Patrick Whitehouse

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Patrick Whitehouse OBE
Patrick Whitehouse.jpg
Born Patrick Bruce Whitehouse
Nationality British
Occupation RAf officer (navigator); building company owner
Known for Construction safety; Railway preservation
Notable work Birmingham Railway Museum
Home town Birmingham, West Midlands
Children Michael, Maggy
Awards Officer of the Order of the British Empire

Patrick Bruce Whitehouse OBE (1922–1993) pioneered the preservation of disused railway branch lines, and the restoration to working order of the finest of Britain's steam locomotives after they were replaced by diesel locomotion in the 1960s.


Whitehouse reached the rank of Squadron Leader in the Royal Air Force during the Second World War, navigating Lancaster bombers. After his tour of duty, while navigating a transport plane he was shot down in the Mediterranean and survived for four days in a life raft before being rescued. His colleague, the pilot, died on the second day.

For much of his life, Whitehouse ran the family building business: B. Whitehouse and Sons, being appointed OBE in the 1960s[1] for his campaign for safety regulations on building sites.

Railway preservation[edit]

In 1951, Whitehouse and other railway enthusiasts formed Britain's first railway preservation society at the Talyllyn narrow gauge slate railway in mid-Wales. He became vice-president of the society and went on to help with the restoration of the Ffestiniog Railway in North Wales and the Dart Valley Railway in Devon.

Whitehouse purchased Great Western Railway 4500 Class Small Prairie Tank No.4555, and then bought Castle Class No.7029 Clun Castle for its scrap price of £2,400. Both were intended to be used on the Dart Valley Railway, but inlight of his campaign for main line steam preservation that included face-to-face meetings with Dr. Beeching, then chairman of British Rail, he stored them at Tyseley TMD.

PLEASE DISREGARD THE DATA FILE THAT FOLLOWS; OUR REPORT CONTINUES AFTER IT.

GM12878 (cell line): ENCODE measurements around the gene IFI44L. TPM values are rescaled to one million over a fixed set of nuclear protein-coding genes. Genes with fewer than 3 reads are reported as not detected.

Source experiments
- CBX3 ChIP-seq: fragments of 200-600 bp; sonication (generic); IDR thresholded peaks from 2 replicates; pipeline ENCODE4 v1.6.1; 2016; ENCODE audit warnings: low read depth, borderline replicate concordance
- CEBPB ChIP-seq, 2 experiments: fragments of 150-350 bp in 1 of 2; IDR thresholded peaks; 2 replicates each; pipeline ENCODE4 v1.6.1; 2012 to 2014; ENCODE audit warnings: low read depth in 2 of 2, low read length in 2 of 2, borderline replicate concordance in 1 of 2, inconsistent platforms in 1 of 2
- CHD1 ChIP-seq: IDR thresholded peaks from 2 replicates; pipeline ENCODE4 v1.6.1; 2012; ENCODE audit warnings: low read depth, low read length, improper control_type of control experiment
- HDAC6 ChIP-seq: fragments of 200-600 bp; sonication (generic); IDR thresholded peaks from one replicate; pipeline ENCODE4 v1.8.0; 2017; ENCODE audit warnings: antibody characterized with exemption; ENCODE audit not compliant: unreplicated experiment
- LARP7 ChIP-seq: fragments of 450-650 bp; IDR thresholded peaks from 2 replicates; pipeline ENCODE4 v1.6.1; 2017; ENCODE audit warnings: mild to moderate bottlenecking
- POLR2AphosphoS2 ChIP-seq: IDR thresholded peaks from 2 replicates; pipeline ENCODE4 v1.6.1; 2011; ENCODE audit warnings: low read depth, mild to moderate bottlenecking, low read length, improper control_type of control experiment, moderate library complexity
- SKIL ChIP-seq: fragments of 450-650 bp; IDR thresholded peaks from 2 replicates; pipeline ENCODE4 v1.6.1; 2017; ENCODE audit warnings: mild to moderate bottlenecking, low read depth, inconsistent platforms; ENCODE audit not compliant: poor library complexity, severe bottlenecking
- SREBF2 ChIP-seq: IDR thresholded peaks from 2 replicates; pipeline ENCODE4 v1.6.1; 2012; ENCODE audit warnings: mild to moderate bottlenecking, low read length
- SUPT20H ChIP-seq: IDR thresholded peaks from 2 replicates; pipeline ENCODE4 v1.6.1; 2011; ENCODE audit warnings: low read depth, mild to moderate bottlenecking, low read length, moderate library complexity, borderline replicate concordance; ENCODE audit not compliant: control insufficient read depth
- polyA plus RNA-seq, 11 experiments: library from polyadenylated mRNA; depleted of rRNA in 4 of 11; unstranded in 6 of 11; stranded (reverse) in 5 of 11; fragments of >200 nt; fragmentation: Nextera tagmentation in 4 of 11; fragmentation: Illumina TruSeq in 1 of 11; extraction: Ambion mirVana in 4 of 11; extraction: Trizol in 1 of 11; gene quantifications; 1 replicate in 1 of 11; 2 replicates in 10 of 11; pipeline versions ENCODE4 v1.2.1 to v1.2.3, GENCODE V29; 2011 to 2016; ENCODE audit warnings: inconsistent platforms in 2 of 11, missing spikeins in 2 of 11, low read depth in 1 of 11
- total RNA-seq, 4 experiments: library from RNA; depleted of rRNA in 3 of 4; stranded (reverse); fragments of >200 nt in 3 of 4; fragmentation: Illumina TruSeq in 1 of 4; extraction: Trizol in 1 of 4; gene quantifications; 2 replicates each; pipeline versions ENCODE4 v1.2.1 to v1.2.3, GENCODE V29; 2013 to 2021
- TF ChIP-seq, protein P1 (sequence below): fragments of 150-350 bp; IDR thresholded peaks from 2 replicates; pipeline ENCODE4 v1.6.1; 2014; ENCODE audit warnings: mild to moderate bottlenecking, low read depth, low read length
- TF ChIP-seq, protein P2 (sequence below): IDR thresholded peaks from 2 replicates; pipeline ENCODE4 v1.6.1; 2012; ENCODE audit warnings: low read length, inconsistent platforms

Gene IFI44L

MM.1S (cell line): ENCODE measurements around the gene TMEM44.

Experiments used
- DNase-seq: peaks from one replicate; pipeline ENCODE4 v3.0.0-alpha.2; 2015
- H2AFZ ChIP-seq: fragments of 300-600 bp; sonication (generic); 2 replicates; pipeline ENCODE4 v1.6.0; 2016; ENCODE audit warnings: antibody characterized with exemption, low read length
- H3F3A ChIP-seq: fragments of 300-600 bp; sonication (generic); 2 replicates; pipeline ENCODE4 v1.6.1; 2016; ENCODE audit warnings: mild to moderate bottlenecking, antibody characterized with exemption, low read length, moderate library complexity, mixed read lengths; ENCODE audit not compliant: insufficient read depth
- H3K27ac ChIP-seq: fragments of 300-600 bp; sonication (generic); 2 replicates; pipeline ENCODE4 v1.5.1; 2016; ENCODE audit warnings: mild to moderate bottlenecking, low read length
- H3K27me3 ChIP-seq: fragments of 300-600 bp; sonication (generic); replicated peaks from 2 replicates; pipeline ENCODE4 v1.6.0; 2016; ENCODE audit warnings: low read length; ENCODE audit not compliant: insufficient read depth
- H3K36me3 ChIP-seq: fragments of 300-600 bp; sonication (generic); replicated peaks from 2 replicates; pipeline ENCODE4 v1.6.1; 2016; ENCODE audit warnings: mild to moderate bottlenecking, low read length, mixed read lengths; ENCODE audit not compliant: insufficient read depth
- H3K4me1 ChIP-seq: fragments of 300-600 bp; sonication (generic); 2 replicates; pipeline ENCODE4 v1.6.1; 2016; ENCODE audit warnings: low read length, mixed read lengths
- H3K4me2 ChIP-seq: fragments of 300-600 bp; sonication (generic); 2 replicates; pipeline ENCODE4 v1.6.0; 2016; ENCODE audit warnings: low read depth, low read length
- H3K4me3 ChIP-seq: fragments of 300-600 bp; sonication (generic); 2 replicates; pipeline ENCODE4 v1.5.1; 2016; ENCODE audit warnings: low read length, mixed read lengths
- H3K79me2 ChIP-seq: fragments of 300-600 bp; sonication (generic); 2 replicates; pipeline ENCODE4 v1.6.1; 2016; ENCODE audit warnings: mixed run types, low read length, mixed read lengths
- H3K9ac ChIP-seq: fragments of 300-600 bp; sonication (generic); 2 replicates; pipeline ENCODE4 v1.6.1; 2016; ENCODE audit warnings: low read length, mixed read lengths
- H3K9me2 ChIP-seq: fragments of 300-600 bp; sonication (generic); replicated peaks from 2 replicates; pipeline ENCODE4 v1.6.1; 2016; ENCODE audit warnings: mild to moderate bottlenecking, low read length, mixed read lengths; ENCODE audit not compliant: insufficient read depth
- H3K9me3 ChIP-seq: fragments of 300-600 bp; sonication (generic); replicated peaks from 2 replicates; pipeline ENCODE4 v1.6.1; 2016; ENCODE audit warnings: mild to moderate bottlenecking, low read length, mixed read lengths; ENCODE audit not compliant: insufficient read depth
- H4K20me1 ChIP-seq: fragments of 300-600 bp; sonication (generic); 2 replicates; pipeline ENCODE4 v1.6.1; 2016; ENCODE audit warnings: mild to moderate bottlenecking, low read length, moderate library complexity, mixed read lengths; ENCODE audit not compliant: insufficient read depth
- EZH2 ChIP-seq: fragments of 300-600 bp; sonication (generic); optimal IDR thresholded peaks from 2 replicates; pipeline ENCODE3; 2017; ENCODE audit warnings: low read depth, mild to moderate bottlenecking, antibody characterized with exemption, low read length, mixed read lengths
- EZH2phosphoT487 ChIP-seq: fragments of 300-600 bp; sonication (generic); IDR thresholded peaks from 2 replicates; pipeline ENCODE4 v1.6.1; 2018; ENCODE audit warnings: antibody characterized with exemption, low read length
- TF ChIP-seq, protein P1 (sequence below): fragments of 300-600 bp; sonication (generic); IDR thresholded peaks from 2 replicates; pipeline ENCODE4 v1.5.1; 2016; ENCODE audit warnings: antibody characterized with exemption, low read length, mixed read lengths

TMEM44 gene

The residual elements of Tyseley depot became Birmingham Railway Museum,[2] a 16-acre (65,000 m2) site equipped to preserve and maintain main line steam engines. There he led a team which restored the LMS Jubilee Class No.5593 Kolhapur, which with inspiration from his collection of photographs artist Terence Cuneo painted her climbing the Lickey Incline.[3] By the 1970s Birmingham Railway Museum housed up to 15 locomotives, and now leases engines to preservation lines throughout Britain. It is also the home of the Shakespeare Express on the BR main line from Birmingham to Stratford.[4]

Whitehouse was the author or co-author of 53 books on railways,[5] and built up a collection of more than a quarter of a million photographs of British and foreign railways. Whitehouse co-presented the BBC1 Children's programme Railway Roundabout with John Adams.[6]

In the 1980s his travels in China led to a long-standing friendship with the China Railway Publishing House in Beijing, and a treaty of friendship between Birmingham and the north-eastern city of Changchun, Manchuria. His book, China By Rail was co-authored by his daughter Maggy Whitehouse. His son Michael Whitehouse is a lawyer specialising in rail transport,[7] and non-executive director of the Rail Freight Group.[8]